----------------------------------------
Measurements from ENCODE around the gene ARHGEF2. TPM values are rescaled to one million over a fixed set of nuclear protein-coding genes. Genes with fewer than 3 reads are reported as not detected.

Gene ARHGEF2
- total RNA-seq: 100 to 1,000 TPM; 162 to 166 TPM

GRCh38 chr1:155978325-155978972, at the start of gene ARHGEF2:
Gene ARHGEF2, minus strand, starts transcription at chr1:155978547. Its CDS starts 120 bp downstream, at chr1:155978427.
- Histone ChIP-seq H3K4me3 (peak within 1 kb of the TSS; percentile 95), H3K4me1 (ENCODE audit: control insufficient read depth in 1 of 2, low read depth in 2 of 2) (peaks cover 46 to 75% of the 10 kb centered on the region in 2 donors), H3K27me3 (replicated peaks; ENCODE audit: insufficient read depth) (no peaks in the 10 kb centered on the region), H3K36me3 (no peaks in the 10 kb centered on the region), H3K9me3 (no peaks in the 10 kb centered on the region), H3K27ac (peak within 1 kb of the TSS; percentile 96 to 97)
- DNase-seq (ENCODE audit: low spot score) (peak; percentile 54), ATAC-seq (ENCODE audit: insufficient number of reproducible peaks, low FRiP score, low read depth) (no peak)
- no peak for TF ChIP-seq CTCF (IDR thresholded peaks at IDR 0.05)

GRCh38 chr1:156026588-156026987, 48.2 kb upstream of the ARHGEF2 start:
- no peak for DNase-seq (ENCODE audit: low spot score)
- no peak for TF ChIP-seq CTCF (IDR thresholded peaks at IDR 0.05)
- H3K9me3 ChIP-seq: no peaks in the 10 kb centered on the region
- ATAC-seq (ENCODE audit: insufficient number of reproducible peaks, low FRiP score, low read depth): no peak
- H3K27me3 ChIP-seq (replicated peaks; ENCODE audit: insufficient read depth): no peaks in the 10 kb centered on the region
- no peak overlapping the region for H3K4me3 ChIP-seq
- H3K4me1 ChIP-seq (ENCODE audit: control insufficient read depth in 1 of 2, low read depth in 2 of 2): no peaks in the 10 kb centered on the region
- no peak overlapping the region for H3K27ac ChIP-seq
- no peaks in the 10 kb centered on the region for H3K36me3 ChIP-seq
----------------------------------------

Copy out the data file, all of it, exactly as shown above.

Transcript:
Measurements from ENCODE around the gene ARHGEF2. TPM values are rescaled to one million over a fixed set of nuclear protein-coding genes. Genes with fewer than 3 reads are reported as not detected.

Gene ARHGEF2
- total RNA-seq: 100 to 1,000 TPM; 162 to 166 TPM

GRCh38 chr1:155978325-155978972, at the start of gene ARHGEF2:
Gene ARHGEF2, minus strand, starts transcription at chr1:155978547. Its CDS starts 120 bp downstream, at chr1:155978427.
- Histone ChIP-seq H3K4me3 (peak within 1 kb of the TSS; percentile 95), H3K4me1 (ENCODE audit: control insufficient read depth in 1 of 2, low read depth in 2 of 2) (peaks cover 46 to 75% of the 10 kb centered on the region in 2 donors), H3K27me3 (replicated peaks; ENCODE audit: insufficient read depth) (no peaks in the 10 kb centered on the region), H3K36me3 (no peaks in the 10 kb centered on the region), H3K9me3 (no peaks in the 10 kb centered on the region), H3K27ac (peak within 1 kb of the TSS; percentile 96 to 97)
- DNase-seq (ENCODE audit: low spot score) (peak; percentile 54), ATAC-seq (ENCODE audit: insufficient number of reproducible peaks, low FRiP score, low read depth) (no peak)
- no peak for TF ChIP-seq CTCF (IDR thresholded peaks at IDR 0.05)

GRCh38 chr1:156026588-156026987, 48.2 kb upstream of the ARHGEF2 start:
- no peak for DNase-seq (ENCODE audit: low spot score)
- no peak for TF ChIP-seq CTCF (IDR thresholded peaks at IDR 0.05)
- H3K9me3 ChIP-seq: no peaks in the 10 kb centered on the region
- ATAC-seq (ENCODE audit: insufficient number of reproducible peaks, low FRiP score, low read depth): no peak
- H3K27me3 ChIP-seq (replicated peaks; ENCODE audit: insufficient read depth): no peaks in the 10 kb centered on the region
- no peak overlapping the region for H3K4me3 ChIP-seq
- H3K4me1 ChIP-seq (ENCODE audit: control insufficient read depth in 1 of 2, low read depth in 2 of 2): no peaks in the 10 kb centered on the region
- no peak overlapping the region for H3K27ac ChIP-seq
- no peaks in the 10 kb centered on the region for H3K36me3 ChIP-seq